The golden rules of risk assessment

AT ITS worst, the risk assessment is a bureaucratic time-waster that does nothing to make workplaces safer. On the other hand, following five golden rules mean risk assessments can be both functional and lifesaving.

AT ITS worst, the risk assessment is a bureaucratic time-waster that does nothing to make workplaces safer. On the other hand, following five golden rules mean risk assessments can be both functional and lifesaving.

Golden rule 1: Consequences and likelihood

Combining the severity of outcome and probability of occurrence (or consequences and likelihood), estimates risk.

Although only two variables are involved, they can be incredibly difficult to measure and, even before we consider risk, we must look for the hazards that generate them. Hazards and risks are different.

As a crude example, a bomb is considered a significant hazard but it presents no risk if it explodes in an uninhabited area.

That is, the probability of bodily harm is zero although the severity could be high.

There are many tools available to assess the risk of those hazards, most with highly subjective outcomes.

In other words, the estimate of the level of risk varies greatly from person to person.

To keep the risk assessment as objective as possible, involve a team that includes the machine operator, technical people making the modifications (such as the engineers and electricians), OH&S representative, and the workplace supervisor.

Golden rule 2: Keep the report action-focussed

All too often, risk assessors spend days looking at a plant and its equipment before presenting complex reports that are difficult to read and do not propose a compliant solution (or any solution) to the hapless company.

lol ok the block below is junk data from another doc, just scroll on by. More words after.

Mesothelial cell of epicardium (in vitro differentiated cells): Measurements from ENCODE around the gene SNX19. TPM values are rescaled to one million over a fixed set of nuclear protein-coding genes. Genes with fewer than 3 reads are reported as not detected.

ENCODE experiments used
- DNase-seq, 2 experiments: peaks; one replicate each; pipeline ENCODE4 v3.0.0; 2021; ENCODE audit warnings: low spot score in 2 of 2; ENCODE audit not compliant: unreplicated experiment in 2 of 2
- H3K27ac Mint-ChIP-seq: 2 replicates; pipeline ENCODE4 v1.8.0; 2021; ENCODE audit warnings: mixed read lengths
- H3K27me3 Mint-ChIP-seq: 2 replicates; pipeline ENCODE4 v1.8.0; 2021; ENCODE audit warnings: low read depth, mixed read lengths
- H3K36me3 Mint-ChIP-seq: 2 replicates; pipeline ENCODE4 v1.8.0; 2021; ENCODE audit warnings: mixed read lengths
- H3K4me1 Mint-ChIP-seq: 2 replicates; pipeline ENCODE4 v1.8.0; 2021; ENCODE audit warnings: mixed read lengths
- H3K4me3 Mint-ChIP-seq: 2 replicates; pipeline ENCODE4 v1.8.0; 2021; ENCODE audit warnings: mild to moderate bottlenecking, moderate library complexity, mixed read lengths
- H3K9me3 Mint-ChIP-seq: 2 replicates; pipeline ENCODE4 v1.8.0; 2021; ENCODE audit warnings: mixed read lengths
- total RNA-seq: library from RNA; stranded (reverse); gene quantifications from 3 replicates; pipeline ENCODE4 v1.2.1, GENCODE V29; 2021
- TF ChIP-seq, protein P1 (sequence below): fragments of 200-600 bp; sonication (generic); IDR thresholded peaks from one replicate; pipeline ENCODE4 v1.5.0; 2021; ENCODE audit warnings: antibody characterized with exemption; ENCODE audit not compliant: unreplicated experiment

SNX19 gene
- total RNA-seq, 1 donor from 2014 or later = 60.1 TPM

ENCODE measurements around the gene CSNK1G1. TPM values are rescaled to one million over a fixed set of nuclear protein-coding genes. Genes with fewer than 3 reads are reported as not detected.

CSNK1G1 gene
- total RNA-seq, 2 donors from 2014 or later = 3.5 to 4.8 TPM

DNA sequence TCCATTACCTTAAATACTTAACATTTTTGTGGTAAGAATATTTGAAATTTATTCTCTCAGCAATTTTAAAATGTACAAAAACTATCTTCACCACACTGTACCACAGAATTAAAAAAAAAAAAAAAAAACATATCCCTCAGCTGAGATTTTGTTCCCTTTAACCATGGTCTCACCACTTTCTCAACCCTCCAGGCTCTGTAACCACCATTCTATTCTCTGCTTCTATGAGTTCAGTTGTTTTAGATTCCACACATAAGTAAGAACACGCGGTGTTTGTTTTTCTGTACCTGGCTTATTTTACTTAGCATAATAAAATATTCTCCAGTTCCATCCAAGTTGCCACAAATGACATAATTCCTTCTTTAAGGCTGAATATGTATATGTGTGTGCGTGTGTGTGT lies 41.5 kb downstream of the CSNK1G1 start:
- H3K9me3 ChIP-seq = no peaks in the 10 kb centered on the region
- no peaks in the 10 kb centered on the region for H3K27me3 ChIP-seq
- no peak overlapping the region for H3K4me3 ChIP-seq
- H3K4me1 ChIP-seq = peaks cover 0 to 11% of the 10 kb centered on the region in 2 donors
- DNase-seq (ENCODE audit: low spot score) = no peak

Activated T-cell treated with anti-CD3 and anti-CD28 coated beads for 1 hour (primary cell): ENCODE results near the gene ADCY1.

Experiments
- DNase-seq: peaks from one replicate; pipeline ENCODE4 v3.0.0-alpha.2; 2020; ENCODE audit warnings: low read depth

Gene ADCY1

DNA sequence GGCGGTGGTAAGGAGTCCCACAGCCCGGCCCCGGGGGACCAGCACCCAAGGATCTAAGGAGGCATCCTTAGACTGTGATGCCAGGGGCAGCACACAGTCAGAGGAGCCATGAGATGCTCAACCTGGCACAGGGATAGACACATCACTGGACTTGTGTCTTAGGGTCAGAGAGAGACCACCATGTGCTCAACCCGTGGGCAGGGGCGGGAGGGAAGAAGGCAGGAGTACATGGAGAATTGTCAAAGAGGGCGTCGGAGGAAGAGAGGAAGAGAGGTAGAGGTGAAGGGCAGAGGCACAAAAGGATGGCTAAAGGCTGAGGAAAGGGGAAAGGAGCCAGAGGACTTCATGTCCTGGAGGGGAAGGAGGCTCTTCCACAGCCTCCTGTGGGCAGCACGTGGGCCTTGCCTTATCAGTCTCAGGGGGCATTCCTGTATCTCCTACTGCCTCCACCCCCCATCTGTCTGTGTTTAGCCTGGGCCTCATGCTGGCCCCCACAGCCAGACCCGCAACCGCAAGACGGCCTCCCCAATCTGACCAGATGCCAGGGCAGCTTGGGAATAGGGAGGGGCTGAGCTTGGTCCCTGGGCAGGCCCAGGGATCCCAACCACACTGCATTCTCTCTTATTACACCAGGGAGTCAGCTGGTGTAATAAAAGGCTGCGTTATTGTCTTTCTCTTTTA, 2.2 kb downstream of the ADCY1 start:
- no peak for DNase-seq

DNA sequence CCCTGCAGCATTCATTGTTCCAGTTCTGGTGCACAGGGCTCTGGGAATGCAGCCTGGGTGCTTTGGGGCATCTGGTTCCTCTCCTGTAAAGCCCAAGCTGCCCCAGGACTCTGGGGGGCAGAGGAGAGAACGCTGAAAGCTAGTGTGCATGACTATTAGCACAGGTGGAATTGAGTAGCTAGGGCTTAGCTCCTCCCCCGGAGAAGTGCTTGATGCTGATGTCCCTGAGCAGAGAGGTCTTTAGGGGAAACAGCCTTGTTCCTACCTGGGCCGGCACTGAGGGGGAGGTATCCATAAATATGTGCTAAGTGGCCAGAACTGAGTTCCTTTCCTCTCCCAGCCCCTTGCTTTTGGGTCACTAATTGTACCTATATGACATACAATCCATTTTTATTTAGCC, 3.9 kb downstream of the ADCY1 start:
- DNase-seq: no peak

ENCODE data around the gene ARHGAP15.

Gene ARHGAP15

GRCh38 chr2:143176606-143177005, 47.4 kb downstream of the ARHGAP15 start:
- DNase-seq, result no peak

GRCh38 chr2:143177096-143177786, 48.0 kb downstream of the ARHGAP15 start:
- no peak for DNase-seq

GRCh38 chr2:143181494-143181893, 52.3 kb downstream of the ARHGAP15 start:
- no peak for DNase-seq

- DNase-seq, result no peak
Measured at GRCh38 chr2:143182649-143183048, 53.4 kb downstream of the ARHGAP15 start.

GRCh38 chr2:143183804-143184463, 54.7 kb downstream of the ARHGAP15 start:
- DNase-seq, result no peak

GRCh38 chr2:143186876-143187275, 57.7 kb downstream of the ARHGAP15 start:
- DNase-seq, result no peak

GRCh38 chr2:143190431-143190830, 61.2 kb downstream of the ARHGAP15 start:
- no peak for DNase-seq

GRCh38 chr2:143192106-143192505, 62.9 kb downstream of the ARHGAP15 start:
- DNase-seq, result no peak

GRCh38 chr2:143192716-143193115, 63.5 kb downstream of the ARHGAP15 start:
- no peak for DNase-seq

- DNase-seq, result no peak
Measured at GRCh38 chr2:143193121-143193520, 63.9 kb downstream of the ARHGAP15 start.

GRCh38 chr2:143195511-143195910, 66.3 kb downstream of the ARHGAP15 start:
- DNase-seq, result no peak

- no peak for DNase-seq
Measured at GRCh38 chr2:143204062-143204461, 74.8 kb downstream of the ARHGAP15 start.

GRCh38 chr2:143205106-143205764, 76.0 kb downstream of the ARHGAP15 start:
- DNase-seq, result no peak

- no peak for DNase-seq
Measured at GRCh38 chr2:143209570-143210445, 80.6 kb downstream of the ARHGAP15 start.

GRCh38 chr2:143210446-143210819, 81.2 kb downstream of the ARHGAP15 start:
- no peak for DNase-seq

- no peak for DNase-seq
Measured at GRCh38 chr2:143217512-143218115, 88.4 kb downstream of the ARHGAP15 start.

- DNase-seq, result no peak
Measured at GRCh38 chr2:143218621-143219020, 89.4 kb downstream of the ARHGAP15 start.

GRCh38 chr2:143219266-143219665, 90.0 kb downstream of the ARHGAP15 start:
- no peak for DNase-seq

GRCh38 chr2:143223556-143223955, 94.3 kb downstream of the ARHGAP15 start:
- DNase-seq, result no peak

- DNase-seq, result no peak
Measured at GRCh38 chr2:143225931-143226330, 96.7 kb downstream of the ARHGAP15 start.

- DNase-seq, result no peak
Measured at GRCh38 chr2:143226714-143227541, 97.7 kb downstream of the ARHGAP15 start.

They determine that a particular hazard is a high or moderate risk, or has a risk score of 100 or 500 but what is the recipient of this risk estimate to do? Hand it over to the technical people with the task to fix it.

What has this told the technical people about the solution? Absolutely nothing!

Golden rule 3: Make sure it complies

Complying with all legislative requirements and the relevant standards (AS 4024.1-2006 for plant and machinery) is essential — from a corporate liability standpoint and because they actually point to best practice — but is often far from straightforward.

The ‘hierarchy of controls’ mandates that risk needs to be minimised by design and engineering before relying on human behaviour, administrative controls and the use of personal protective equipment.

In practice, this can be quite technically complex and requires input from both safety professionals and technical experts.

Golden rule 4: Dont forget to assess the solution

Don’t assume the job is done once the hazards have been identified, risks assessed and controls are in place.

Each control needs to be assessed to check whether the situation is now safe (so far as is reasonably practicable), or whether another step is necessary.

Golden rule 5: Does it work in the real world?

If the risk assessment is done without considering the impacts on productivity and workflow, even the ‘safest’ control can be ineffective. Operators who have safety controls thrust upon them that make their jobs difficult may well simply bypass them.

The bottom line

At present, not one training curriculum for the people who generally have the responsibility to minimise risk by design — the electrical and mechanical engineers, the electricians and technicians — explains the five golden rules of risk assessment.

Those rules point a basic truth: that the risk assessment is really just a means to an end. Its purpose is to arrive at a solution that minimises risk by design, enhances productivity and provide motivation to ‘get around it’.

* Frank Schrever has 30 years experience in the instrumentation and automation markets and established Pilz Safe Automation. He also sits on the AS 4024-1 Safety of Machinery review committee (SF041).

Pilz Safe Automation 03 9544 6300.